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BOSTON -- Boston is facing a serious shortage in police recruits, as the commissioner grapples with too many overweight, unfit and unqualified applicants who think being a member of Boston's finest is like starring in an episode of CSI.
This year's police academy class is only 60 percent full, despite a slick, $100,000 ad campaign that failed to attract enough candidates who could withstand tough BPD vetting.
While most of the current students are well-suited to wear the badge, Deputy Superintendent Marie Donahue, the academy's director, said others were completely unprepared. Some couldn't even finish a half-mile run.
"Maybe they're influenced through a false sense of what this is about,'' said Donahue, who couldn't wait to don the BPD badge when she was hired about 30 years ago.
"The heart and soul of the job is the patrol, but they want something prettier. They want something exciting. I don't know that they realize a lot of it is not that glittery.''
The numbers tell the story. The academy budgeted for 80 students. Only 60 survived the vetting process. Of them, 12 have already dropped out - most citing the physical demands.
If last year's class is any indication - only about 70 percent of the recruits made it through - the ranks will likely thin further before December graduation.
"We're obviously disappointed that there's been such an attrition rate this year,'' acknowledged BPD Commissioner Edward Davis.
"What is important is that we're holding our recruits to the standards appropriate to the important service they are about to provide to the city and the community.''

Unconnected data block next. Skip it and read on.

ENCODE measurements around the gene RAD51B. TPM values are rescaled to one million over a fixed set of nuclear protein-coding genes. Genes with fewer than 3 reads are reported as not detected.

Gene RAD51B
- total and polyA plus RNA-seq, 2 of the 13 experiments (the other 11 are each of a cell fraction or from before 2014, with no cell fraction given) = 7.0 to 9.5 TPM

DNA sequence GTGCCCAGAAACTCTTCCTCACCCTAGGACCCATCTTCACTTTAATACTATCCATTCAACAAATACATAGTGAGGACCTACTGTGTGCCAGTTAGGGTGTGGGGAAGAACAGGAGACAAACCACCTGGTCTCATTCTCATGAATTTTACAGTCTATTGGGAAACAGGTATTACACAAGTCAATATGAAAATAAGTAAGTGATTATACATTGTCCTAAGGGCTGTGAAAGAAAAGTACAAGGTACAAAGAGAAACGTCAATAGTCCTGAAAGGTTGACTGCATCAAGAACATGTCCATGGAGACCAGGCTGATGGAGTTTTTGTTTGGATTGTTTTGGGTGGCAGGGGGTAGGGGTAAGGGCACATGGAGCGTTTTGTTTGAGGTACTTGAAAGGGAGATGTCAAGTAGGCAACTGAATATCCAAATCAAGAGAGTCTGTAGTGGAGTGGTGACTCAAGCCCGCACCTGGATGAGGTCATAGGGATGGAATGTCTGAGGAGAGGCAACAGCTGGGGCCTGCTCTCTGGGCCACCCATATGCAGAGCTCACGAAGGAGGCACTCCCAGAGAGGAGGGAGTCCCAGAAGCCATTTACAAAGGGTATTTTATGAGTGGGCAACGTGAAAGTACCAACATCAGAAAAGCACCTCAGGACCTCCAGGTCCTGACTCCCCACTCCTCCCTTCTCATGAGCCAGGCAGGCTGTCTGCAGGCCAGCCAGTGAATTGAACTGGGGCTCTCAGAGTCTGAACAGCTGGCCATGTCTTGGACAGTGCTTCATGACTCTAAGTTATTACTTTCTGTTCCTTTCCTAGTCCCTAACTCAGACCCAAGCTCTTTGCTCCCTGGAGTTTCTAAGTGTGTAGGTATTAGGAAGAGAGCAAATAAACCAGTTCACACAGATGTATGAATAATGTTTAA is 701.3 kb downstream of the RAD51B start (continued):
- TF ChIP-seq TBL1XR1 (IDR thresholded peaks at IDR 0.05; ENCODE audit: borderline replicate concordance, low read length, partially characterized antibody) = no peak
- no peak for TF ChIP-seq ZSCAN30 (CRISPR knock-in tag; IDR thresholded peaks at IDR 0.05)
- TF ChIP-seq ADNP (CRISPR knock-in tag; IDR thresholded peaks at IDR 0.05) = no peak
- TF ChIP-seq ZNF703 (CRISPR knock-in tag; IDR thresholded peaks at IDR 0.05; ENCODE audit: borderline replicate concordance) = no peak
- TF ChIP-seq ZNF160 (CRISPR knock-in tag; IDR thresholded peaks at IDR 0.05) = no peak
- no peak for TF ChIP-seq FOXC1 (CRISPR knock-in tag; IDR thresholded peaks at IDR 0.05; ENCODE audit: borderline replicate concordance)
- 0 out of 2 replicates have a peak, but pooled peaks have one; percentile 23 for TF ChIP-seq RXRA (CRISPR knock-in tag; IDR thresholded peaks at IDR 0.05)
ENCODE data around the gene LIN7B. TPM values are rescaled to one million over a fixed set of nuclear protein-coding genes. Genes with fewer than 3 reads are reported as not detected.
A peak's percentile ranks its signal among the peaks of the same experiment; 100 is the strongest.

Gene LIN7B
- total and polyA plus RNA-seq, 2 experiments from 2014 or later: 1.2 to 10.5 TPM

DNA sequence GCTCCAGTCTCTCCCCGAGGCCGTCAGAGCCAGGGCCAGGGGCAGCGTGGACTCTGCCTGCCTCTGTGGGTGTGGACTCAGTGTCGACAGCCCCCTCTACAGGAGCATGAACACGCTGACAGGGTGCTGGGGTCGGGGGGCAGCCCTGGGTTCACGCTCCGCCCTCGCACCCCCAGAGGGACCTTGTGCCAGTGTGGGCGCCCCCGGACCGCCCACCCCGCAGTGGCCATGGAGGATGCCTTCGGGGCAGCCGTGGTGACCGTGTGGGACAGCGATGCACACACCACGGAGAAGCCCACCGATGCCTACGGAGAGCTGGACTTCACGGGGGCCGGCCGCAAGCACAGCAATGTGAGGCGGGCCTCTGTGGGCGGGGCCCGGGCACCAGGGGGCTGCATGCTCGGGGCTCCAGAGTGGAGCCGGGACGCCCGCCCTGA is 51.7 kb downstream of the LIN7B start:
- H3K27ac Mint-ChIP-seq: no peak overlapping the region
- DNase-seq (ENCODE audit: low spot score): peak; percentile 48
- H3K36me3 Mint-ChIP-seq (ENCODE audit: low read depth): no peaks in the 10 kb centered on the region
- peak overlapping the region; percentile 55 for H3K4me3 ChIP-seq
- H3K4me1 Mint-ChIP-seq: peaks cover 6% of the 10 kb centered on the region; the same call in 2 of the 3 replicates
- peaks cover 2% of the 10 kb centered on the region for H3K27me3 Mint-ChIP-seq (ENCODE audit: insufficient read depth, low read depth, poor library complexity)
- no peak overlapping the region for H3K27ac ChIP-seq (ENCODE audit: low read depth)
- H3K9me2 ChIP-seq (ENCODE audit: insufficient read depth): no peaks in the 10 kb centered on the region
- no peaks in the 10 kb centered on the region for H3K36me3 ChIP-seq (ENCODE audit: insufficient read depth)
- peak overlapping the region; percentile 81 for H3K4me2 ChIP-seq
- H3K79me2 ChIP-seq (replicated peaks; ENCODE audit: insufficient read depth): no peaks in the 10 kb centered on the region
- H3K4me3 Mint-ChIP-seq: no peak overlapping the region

The numbers are so low Davis plans to take the rare step of seating another academy this year.
Police departments nationwide have seen a vexing drop in the number of aspiring cops over the past decade. It hit the Hub hard last year, amid an urgency for more cops on the street. So up went the online ads and the billboards with the slogan: ``Many Jobs, One Career, Boston's Future.''
Davis ordered a full-time team of recruiters to help lure a higher caliber and expanded pool of applicants. The effort did boost interest, but being good on paper isn't always good enough.
Physical fitness is a problem. Despite repeated warnings by Donahue to get in shape, some showed up unable to complete the easiest courses and others were, well, just plain fat.
The Recruit Investigations Division spends a full four to six months on each candidate. They probe credit records, neighbors, and employment records - including sick time.
Then comes the psychological exam, a test so intense that it has raised eyebrows with city councilors and even some members of the Civil Service Commission. Applicants come from a state-certified list of Civil Service exam-takers.
But for a number of reasons including the intensive background check, not all applicants are looked at in a given hiring cycle. Critics contend good applicants are being passed over.
"They had qualified applicants and they didn't pursue them, such as my son,'' said veteran BPD Officer Joseph A. Murray.
His 23-year-old son, a lance corporal in the Marines who served as a BPD dispatcher for three years and earned a top score on the exam, wasn't vetted.
"I was never given a reason why,'' Murray said, adding, ``I'm talking as a father, not as a police officer.''
A BPD spokeswoman said Murray's son is still eligible for employment, and that there are others like him who just have not been considered yet.
Meanwhile, the department hopes they can somehow solve their recruiting woes.
"Our struggle is not in graduating the best people, but finding the people to come in and show up,'' said Donahue.